18 results found
Oksel C, Granell R, Haider S, et al., 2019, Distinguishing Wheezing Phenotypes from Infancy to Adolescence: A Pooled Analysis of Five Birth Cohorts., Ann Am Thorac Soc
RATIONALE: Pooling data from multiple cohorts and extending the time-frame across childhood should minimize study-specific effects, enabling better characterization of the childhood wheezing. OBJECTIVE: To analyze wheezing patterns from early childhood to adolescence using combined data from five birth cohorts. METHODS: We used latent class analysis to derive wheeze phenotypes among 7719 participants from five birth cohorts with complete report of wheeze at five time-periods. We tested the association of derived phenotypes with late asthma outcomes and lung function, and investigated the uncertainty in phenotype assignment. RESULTS: We identified five phenotypes: Never/Infrequent wheeze (52.1%), Early-onset pre-school remitting (23.9%), Early-onset mid-childhood remitting (9%), Persistent (7.9%) and Late-onset wheeze (7.1%). Compared to the Never/infrequent wheeze, all phenotypes had higher odds of asthma and lower FEV1 and FEV1/FVC in adolescence. The association with asthma was strongest for Persistent wheeze (adjusted odds ratio 56.54, 95%CI 43.75-73.06). We observed considerable within-class heterogeneity at individual level, with 913 (12%) children having low membership probability (<0.60) of any phenotype. Class membership certainty was highest in Persistent and Never/infrequent, and lowest in Late-onset wheeze (with 51% of participants having membership probabilities<0.80). Individual wheezing patterns were particularly heterogeneous in Late-onset wheeze, while many children assigned to Early-onset pre-school remitting class reported wheezing at later time points. CONCLUSIONS: All wheeze phenotypes had significantly diminished lung function in school-age, suggesting that the notion that early-life episodic wheeze has a benign prognosis may not be true for a proportion of transient wheezers. We observed considerable within-phenotype heterogeneity in individual wheezing patterns.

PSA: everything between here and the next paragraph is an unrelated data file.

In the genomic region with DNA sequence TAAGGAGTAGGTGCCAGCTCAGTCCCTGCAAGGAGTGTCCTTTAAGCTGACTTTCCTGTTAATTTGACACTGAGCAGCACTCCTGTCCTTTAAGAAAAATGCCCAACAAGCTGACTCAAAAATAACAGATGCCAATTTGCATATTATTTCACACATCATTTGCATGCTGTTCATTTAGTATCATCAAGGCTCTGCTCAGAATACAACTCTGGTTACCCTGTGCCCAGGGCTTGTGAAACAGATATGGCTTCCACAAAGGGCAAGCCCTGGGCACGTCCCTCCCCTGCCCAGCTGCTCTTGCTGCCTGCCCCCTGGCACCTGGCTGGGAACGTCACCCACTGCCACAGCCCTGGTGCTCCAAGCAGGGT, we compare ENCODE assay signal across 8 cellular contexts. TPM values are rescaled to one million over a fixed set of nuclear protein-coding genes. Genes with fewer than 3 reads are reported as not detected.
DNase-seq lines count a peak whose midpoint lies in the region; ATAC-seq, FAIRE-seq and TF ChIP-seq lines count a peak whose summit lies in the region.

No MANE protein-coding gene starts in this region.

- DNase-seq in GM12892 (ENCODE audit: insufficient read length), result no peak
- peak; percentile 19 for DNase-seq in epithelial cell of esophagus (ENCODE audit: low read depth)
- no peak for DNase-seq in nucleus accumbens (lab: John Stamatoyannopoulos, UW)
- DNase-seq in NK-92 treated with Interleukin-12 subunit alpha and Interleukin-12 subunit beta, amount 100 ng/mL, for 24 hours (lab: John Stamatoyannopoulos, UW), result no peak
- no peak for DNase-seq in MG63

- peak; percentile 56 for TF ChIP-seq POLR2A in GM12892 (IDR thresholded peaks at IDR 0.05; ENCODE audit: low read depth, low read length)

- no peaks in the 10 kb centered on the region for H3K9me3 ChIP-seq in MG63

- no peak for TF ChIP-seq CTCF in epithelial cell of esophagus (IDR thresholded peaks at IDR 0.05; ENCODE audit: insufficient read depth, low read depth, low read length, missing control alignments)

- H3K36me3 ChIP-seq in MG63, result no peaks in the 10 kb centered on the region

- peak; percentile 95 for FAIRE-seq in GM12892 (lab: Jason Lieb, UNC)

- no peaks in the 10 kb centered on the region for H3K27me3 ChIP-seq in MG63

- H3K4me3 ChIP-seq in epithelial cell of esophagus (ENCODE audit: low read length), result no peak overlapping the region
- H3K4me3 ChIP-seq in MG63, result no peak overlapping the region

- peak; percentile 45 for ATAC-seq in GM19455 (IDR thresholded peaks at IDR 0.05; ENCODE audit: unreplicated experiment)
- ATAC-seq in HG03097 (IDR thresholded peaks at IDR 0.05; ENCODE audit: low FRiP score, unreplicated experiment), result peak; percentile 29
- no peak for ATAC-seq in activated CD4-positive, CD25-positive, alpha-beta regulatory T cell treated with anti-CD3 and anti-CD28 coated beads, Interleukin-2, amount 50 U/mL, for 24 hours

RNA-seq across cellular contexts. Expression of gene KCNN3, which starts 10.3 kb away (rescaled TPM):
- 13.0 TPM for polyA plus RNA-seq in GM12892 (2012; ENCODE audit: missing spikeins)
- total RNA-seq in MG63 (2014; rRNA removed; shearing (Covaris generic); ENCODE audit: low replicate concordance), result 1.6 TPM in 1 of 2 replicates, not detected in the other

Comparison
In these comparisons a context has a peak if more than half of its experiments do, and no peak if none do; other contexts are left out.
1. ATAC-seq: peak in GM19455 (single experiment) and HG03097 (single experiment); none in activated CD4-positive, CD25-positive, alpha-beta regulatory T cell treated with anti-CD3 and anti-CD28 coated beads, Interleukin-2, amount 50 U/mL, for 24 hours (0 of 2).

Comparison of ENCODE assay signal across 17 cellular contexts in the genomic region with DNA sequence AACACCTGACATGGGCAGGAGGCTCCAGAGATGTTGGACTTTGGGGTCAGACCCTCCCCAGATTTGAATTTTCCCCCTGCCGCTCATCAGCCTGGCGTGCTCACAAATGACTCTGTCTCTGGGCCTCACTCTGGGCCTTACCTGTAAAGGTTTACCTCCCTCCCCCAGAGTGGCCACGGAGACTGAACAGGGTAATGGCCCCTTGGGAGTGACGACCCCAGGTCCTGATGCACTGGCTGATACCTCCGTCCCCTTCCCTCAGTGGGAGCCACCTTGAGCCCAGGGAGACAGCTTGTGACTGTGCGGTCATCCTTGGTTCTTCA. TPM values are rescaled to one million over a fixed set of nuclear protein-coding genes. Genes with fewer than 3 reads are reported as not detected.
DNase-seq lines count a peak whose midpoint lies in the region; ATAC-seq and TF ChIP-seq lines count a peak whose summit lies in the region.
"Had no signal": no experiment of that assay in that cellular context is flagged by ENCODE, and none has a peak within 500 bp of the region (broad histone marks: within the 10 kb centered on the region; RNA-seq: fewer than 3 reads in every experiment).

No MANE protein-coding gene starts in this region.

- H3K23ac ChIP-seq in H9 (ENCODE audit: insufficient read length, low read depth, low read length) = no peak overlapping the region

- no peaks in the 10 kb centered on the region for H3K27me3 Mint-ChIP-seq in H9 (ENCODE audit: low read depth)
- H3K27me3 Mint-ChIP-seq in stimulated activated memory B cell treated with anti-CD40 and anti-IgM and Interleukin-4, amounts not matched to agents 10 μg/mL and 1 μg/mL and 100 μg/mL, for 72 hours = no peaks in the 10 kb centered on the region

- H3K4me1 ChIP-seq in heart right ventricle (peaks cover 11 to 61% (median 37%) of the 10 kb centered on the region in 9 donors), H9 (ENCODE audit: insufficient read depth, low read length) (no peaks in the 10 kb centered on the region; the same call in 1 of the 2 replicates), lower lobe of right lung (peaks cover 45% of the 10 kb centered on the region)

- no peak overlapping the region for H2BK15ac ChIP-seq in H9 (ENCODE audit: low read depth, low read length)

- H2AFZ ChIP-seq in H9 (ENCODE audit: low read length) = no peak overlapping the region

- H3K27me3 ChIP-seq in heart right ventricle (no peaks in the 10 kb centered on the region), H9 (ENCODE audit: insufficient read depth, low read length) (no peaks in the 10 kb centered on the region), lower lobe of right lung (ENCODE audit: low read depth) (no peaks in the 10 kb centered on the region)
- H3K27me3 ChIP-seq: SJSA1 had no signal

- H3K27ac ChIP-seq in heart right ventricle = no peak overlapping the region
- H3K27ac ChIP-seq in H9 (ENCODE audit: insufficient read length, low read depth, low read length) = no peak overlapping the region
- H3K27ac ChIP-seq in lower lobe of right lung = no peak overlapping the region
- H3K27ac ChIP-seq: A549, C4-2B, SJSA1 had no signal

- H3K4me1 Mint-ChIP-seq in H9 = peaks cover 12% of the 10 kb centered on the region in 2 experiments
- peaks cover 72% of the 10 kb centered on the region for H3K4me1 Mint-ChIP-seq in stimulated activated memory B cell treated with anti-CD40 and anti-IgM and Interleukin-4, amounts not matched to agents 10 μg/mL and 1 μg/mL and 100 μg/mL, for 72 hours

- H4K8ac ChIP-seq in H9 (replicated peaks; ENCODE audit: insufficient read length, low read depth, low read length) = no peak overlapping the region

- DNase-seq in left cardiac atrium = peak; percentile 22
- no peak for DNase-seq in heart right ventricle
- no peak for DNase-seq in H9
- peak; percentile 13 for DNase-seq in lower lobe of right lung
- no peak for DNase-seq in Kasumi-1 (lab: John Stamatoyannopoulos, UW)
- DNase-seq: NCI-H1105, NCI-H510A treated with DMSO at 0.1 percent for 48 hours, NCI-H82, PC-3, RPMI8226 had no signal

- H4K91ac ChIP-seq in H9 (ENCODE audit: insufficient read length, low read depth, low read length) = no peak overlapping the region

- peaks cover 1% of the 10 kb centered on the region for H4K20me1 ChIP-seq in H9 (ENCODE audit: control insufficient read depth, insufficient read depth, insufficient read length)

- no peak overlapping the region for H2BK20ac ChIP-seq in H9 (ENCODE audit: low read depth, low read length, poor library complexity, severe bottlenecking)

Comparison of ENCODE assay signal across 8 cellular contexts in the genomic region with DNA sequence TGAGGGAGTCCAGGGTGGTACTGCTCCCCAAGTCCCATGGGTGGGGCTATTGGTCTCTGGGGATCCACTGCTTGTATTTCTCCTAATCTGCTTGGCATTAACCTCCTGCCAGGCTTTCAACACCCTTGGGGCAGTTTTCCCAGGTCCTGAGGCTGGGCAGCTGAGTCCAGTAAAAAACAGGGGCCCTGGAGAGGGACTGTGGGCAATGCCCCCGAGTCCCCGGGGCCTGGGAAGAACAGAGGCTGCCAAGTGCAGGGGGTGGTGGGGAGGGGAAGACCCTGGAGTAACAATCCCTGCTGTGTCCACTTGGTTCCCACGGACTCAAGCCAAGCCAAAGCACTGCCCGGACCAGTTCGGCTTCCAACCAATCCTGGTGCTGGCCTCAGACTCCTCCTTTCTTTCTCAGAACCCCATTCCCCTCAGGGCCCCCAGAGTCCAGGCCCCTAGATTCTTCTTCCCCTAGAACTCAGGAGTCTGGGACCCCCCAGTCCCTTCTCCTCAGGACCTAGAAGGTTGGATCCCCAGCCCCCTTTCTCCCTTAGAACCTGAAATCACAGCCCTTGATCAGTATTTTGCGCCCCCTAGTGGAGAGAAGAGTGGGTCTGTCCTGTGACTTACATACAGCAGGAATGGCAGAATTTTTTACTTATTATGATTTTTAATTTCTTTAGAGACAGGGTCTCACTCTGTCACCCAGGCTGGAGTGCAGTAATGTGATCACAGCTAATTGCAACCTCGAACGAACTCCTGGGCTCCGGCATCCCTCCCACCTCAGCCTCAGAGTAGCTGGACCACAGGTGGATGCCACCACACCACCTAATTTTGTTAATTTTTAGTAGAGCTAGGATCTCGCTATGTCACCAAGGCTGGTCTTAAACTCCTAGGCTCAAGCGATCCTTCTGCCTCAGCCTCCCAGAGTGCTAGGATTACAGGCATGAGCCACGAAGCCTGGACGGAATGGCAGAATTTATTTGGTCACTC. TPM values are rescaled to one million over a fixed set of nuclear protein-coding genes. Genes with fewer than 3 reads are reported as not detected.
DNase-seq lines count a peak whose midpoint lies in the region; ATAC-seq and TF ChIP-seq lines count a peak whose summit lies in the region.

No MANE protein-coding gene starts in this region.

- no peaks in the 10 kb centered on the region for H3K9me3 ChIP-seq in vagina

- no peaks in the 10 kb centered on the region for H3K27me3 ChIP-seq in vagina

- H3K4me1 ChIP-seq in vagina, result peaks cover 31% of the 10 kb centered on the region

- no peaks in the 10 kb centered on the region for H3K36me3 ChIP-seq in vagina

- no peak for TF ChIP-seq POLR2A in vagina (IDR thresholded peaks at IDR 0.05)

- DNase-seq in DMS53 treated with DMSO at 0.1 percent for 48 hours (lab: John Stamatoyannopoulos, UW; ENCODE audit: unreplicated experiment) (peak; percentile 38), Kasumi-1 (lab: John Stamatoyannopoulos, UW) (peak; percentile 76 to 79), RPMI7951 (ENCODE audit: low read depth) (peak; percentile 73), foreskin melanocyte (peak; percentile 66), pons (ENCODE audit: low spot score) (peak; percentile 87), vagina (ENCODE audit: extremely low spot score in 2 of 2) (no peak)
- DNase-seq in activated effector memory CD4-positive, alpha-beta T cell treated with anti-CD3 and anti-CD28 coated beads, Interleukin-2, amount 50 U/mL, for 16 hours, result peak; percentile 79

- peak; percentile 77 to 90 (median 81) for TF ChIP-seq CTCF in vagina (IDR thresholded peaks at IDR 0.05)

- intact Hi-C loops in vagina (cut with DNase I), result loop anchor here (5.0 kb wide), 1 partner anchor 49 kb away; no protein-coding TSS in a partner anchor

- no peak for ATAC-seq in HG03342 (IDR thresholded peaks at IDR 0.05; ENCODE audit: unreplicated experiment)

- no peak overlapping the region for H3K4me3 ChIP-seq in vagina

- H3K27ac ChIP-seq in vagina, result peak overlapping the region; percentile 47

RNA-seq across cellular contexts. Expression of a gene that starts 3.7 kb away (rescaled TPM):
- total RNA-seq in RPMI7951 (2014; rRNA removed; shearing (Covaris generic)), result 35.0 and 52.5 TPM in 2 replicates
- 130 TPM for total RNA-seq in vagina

Oksel C, Custovic A, Granell R, et al., 2018, Causes of variability in latent phenotypes of childhood wheeze, Journal of Allergy and Clinical Immunology, ISSN: 0091-6749
BackgroundLatent class analysis (LCA) has been used extensively to identify (latent) phenotypes of childhood wheezing. However, the number and trajectory of discovered phenotypes differed substantially between studies.ObjectiveWe sought to investigate sources of variability affecting the classification of phenotypes, identify key time points for data collection to understand wheeze heterogeneity, and ascertain the association of childhood wheeze phenotypes with asthma and lung function in adulthood.MethodsWe used LCA to derive wheeze phenotypes among 3167 participants in the ALSPAC cohort who had complete information on current wheeze recorded at 14 time points from birth to age 16½ years. We examined the effects of sample size and data collection age and intervals on the results and identified time points. We examined the associations of derived phenotypes with asthma and lung function at age 23 to 24 years.ResultsA relatively large sample size (>2000) underestimated the number of phenotypes under some conditions (eg, number of time points <11). Increasing the number of data points resulted in an increase in the optimal number of phenotypes, but an identical number of randomly selected follow-up points led to different solutions. A variable selection algorithm identified 8 informative time points (months 18, 42, 57, 81, 91, 140, 157, and 166). The proportion of asthmatic patients at age 23 to 24 years differed between phenotypes, whereas lung function was lower among persistent wheezers.ConclusionsSample size, frequency, and timing of data collection have a major influence on the number and type of wheeze phenotypes identified by using LCA in longitudinal data.